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What is Depression?

Depression is a mental health condition that can affect a person's thoughts, emotions, and behaviours. It is characterized by persistent feelings of sadness, hopelessness, and worthlessness, as well as a loss of interest in activities that were once enjoyed. Depression can also cause physical symptoms such as fatigue, changes in appetite, and difficulty sleeping.

What are the treatment options for Depression?

Therapy can be an effective treatment for depression. There are several types of therapy that can be used to treat depression, including cognitive-behavioural therapy (CBT), psychodynamic therapy, and interpersonal therapy. These therapies aim to help individuals identify and change negative thought patterns and behaviours that contribute to their depression. In CBT, for example, the therapist may work with the individual to challenge negative thoughts and beliefs and replace them with more positive and realistic ones.

Therapy can also provide individuals with coping skills and strategies to help them manage their depression symptoms. This may include relaxation techniques, mindfulness exercises, and problem-solving skills. In addition, therapy can provide individuals with a supportive and non-judgmental space to discuss their feelings and experiences, which can help them feel less alone and more understood.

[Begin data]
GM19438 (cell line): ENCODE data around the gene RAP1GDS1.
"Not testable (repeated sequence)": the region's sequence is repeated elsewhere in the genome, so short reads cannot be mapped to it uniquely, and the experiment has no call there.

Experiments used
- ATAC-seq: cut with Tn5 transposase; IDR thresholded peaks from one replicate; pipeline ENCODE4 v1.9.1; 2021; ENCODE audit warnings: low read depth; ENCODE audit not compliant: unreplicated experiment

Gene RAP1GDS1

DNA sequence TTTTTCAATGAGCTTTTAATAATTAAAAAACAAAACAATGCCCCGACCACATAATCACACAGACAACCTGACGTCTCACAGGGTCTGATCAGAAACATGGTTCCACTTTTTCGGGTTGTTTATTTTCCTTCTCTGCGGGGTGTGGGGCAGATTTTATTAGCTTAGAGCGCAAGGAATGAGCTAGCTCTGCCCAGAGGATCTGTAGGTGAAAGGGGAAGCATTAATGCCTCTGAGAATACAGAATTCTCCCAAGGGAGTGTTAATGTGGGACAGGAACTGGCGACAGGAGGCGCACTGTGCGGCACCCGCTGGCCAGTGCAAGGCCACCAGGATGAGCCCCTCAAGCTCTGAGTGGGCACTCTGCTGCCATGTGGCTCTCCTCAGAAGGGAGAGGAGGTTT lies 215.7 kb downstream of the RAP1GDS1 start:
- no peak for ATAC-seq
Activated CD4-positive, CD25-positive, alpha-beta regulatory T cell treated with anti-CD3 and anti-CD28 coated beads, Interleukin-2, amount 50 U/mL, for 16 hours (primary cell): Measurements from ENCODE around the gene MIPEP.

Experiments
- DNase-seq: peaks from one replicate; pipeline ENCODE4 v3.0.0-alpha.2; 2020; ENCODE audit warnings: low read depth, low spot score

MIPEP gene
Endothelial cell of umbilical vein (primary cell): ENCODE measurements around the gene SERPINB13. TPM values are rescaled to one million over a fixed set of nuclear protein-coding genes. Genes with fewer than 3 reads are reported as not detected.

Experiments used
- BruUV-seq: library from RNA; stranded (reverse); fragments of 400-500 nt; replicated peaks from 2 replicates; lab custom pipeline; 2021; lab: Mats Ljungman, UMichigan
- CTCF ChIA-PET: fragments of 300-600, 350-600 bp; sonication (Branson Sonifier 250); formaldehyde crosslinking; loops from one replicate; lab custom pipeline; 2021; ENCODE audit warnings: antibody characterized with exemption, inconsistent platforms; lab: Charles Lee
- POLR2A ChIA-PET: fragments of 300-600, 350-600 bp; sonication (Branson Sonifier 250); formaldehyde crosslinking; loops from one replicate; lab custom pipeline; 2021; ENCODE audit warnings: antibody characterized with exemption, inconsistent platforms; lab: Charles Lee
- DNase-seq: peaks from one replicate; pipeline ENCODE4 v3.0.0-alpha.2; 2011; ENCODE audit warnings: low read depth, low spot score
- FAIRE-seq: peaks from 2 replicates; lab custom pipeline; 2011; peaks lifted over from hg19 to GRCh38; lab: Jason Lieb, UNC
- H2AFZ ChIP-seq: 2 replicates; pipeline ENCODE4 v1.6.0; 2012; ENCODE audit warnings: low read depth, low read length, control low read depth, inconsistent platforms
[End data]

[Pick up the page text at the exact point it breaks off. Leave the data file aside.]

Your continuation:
In some cases, medication may also be used in conjunction with therapy to treat depression. This is a decision that should be made in consultation with your doctor.

There are several types of medications that can be used to treat depression in the UK, including:

  • Selective serotonin reuptake inhibitors (SSRIs) - These medications increase the level of the neurotransmitter serotonin in the brain, which can improve mood. Examples of SSRIs include fluoxetine (Prozac), sertraline (Zoloft), and citalopram (Celexa).

  • Serotonin-norepinephrine reuptake inhibitors (SNRIs) - These medications increase the levels of both serotonin and norepinephrine in the brain, which can help improve mood. Examples of SNRIs include venlafaxine (Effexor) and duloxetine (Cymbalta).

  • Tricyclic antidepressants (TCAs) - These medications have been used to treat depression for many years, but they can have more side effects than newer antidepressants. Examples of TCAs include amitriptyline (Elavil) and imipramine (Tofranil).

  • Monoamine oxidase inhibitors (MAOIs) - These medications are typically used when other antidepressants have not been effective, but they can have serious side effects and require strict dietary restrictions. Examples of MAOIs include phenelzine (Nardil) and tranylcypromine (Parnate).

It's important to note that antidepressants can take several weeks to start working, and they may not be effective for everyone. Additionally, they can have side effects and may interact with other medications, so it's important to work closely with a healthcare provider to find the right medication and dosage for you.

If you would like to talk to someone about depressions symptoms and start working towards feeling better, get in touch.

Please Note: Depression is considered a medical diagnosis. If you have been diagnosed or suspect you may have any mental health medical conditions, you should consult your GP for advice, diagnosis and treatment and always inform your health professional before starting any alternative or additional therapies or treatments. 

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